The oral exam for PSLE English has a total of 30 marks and makes up 15% of your overall English Score for PSLE. For students taking O – Level or N(A) – Level, the oral component takes up 30 marks or 20% of your overall English score.
For this blog post, we will be covering the conversation portion.
In this segment, you will be given a picture and you will be asked questions that are related to the picture. The questions will ask for your view or opinion of a certain topic.
Here are some tips to help you to score for your English Oral Exam.
1. Do not give a short reply
The worst thing you can do for your oral examination is to give a short reply for your conversation topic.
Examiner: “Would you prefer to cut your hair at a cheap barber or at a slightly more expensive hair salon?”
Student: “Barbers are cheaper.”
Give long, generous replies for your oral examination. State your view or opinion, explain your view, and elaborate on it. Do not wait for the examiner to prompt you. You should be speaking freely and explaining yourself clearly.
Student: ” I prefer going to the barber because it is cheaper. I don’t think a haircut should cost more than $10. Besides, my hair will just grow out within 3 weeks. If I were to go to a hair salon, I would be charged $30 or more! I can’t imagine spending $30 each time I cut my hair. I don’t even have that much pocket money. I have gone to the same barber for 2 years so he knows what kind of hairstyle I like…”
2. Do not speak in a short burst of phrases
Whenever I practice oral conversations with my students, I notice that they have a habit of speaking in a series of short phrases.
Student: ” I …uhm…I … barbers are better because… erm… cheaper and faster….Hairstylists… wait long…expensive…”
Make sure you speak in full sentences. It is okay to take your time to think of what you want to say before you speak. Even if you speak and pause, make sure you pick up from where you left off and not just stumble on to the next point. That being said, do your best to refrain from saying “uhmm” , “errm” or “ahhhh” when you are pausing to think.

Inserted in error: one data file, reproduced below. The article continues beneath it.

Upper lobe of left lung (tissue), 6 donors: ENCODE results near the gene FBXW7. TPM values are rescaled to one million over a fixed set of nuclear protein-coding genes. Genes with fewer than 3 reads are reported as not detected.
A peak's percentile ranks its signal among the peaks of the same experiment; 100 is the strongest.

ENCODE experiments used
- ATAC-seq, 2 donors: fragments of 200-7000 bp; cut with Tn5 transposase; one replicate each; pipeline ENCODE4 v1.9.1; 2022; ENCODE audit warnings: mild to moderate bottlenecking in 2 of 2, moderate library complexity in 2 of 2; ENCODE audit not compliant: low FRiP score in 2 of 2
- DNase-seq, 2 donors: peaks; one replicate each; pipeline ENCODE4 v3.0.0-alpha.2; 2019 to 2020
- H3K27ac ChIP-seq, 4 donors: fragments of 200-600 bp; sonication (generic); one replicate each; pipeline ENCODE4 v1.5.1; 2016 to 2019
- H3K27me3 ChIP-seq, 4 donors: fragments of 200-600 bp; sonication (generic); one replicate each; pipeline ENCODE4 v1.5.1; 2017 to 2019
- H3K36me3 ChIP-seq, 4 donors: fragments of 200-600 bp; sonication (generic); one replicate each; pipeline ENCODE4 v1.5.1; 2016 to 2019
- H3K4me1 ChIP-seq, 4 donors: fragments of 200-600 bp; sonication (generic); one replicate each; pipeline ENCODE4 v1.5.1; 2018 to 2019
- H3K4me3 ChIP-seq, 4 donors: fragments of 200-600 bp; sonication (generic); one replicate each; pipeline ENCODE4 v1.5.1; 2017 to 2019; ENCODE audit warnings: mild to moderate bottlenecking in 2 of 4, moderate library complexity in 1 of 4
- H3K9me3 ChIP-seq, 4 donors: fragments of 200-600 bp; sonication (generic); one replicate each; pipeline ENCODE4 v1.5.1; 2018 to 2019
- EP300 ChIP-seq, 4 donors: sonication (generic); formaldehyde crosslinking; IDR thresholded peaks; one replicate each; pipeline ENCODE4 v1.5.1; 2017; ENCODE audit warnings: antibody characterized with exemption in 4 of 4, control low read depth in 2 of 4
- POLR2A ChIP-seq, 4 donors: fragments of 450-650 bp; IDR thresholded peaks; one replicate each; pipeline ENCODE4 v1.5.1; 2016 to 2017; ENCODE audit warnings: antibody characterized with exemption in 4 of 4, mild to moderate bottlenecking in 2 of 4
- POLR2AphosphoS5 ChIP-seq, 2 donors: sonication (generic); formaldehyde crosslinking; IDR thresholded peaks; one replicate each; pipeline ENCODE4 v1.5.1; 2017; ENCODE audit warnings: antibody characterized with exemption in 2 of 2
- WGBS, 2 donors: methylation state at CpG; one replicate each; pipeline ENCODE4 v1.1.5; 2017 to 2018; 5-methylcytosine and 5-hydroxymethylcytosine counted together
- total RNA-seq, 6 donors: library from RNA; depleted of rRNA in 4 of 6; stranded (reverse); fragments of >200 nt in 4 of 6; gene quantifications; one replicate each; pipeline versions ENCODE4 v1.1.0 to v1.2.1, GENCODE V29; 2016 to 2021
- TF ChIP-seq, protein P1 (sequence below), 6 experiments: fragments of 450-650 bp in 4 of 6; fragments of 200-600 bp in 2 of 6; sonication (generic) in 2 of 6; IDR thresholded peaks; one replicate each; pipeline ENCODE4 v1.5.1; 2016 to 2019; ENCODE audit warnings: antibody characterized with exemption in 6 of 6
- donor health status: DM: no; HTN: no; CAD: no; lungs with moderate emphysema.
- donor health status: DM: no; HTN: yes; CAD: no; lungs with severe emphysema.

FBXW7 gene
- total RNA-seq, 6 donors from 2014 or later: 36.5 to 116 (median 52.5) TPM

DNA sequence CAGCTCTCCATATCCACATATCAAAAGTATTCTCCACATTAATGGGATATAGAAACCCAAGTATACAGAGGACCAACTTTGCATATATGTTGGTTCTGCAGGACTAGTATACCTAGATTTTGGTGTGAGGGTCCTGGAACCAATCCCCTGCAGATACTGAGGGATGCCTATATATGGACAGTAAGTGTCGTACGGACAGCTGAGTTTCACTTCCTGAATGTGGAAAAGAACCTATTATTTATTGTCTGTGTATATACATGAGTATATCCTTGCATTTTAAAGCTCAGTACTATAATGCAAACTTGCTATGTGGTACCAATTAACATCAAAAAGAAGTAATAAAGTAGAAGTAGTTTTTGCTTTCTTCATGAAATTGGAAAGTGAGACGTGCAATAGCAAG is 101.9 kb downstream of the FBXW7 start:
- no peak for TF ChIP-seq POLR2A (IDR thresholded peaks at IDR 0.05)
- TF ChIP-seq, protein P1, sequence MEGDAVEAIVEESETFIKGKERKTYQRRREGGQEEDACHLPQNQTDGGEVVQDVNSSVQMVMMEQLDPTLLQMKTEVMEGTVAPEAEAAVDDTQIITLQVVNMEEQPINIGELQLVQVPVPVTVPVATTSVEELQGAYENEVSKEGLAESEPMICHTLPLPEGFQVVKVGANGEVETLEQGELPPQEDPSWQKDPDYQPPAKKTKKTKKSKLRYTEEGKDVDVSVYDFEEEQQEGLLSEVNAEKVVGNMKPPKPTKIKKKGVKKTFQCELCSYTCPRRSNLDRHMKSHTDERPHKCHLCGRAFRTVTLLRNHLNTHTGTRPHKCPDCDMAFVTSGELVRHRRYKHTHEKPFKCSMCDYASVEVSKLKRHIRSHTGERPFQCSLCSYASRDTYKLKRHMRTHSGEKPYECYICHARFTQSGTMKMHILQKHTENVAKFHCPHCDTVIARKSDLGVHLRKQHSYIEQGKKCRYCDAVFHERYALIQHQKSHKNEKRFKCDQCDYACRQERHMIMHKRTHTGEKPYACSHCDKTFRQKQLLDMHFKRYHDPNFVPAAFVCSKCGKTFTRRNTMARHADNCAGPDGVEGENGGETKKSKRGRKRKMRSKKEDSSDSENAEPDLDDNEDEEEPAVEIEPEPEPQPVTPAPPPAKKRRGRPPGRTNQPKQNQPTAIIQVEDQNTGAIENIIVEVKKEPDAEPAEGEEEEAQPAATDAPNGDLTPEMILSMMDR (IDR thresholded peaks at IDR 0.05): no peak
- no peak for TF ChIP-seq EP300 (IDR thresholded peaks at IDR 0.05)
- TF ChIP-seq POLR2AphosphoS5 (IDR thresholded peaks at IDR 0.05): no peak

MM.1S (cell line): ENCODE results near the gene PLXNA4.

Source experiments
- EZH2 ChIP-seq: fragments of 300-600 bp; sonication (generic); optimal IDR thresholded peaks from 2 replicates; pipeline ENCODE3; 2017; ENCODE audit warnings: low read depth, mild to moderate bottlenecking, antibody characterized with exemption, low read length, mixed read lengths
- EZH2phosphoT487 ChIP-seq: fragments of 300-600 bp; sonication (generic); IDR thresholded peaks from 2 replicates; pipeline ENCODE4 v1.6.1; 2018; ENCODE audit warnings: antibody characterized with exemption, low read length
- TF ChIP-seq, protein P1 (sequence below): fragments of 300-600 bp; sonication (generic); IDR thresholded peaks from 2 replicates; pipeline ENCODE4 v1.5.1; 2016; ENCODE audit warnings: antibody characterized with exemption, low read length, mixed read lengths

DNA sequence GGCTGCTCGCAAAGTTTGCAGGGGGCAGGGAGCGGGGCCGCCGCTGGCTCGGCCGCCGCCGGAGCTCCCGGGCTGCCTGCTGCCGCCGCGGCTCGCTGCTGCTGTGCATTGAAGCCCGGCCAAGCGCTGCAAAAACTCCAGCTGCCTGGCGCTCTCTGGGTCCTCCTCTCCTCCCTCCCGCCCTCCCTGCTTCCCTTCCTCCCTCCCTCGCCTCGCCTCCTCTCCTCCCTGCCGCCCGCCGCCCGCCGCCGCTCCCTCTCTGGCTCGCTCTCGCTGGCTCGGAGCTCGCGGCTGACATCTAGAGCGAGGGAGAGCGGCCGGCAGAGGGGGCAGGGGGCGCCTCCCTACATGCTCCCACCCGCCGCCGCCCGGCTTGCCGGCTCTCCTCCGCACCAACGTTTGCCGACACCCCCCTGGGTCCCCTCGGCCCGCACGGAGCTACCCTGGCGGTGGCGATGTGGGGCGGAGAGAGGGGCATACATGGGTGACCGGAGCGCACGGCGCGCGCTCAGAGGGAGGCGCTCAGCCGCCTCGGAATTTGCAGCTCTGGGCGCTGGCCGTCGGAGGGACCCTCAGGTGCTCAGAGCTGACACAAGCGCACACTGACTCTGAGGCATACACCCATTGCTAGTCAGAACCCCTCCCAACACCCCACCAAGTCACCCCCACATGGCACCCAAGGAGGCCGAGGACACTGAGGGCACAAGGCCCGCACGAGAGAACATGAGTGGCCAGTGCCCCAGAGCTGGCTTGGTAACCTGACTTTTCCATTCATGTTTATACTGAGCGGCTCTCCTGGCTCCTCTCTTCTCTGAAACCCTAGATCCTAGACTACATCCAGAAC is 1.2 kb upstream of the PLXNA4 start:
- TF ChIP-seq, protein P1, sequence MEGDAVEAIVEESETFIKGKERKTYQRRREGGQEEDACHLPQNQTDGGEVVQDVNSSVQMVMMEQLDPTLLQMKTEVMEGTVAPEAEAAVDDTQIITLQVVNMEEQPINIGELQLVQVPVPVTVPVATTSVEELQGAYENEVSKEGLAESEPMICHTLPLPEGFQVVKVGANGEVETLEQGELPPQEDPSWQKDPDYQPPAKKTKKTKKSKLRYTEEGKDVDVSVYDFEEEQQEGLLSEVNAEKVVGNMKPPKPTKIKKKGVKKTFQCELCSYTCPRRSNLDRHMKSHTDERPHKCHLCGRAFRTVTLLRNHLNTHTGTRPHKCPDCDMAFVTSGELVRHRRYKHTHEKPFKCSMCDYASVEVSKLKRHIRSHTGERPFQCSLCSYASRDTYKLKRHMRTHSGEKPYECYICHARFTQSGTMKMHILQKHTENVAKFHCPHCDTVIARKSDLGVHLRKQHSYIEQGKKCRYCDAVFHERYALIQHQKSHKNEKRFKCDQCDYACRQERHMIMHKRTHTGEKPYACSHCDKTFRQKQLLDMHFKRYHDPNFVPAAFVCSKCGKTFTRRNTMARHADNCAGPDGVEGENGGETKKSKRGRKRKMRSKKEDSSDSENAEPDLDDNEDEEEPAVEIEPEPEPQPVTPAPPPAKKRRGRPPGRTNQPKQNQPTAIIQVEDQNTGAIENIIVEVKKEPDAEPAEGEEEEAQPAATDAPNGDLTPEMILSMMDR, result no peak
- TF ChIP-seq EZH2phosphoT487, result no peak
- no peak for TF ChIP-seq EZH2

3. No Singlish or slang allowed
We all use Singlish in our daily conversations to connect better with the people around us. It’s okay, nobody will judge you. However, when it comes to your oral examinations, it is time to code switch and speak proper English.
Student: ” Of course I go to the Barber la! Barber cheaper mah! Better than hairstylist! Aiyoh so expensive!”
Speaking like your neighbourhood coffee shop uncle will result in an immediate fail. The examiner won’t even bat an eyelid to give you an ‘F’!
Do also refrain from teenage slang that you may have picked up from television shows or from listening to how your pop celebrities talk.
Student: “So I will, like…go to the hairstylist? Coz the barber is only for old men? I don’t go to any random hairstylist to get a random haircut you know. I will , like, pay $100 to cut my hair… because … YOLO… you know? My friends will leave me if I don’t look swag enough.”
4. Grammar is still important
Somehow when it comes to oral conversations, students throw their grammar out of the window.
Student: “Hairstylists is better because they are train to cuts your hairs in modern way.”
If you speak improper English every day, you may struggle trying to speak grammatically-correct English during your oral exam. Take your time to speak. Do not rush through your words or sentences. Just be aware that you are in an exam, not talking casually to a friend.
5. Express yourself clearly
This seems very obvious but many students still choose to mumble their way through their oral conversations out of habit.
Give your views confidently and be articulate. When I say that you must express yourself clearly, you must also make sure you use the right words for the right purpose.
Student: ” Hairstylists use many different scissors and shavers…and sometimes even clips . They use more stuff than the barber…”
The student here should have just used the words “tools” and not “stuff”. Having a wide vocabulary to express yourself will definitely help.
6. Stay Cool
Panicking is the easiest way to lose marks during your oral exams. Students can panic for a variety of reasons:
– Not prepared
– Had to read a tough passage earlier
– Extremely tough conversation question
– The examiner looks like a troll.
When you find yourself panicking, take a deep breath and calm down. Take your time to gather your thoughts. (I think I’ve said this many times!)
You can ask the examiner to repeat the question again or rephrase it if you still don’t understand. The examiner is there to prompt you if you are stuck, not to watch you suffer and squirm at her questions. Start talking and the words will naturally flow out from you.
Need more advice? Feel free to contact us at email@example.com or call us at 6280 6841.
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By Jerry Lee
Director, English Tutor
Intellicat Tuition School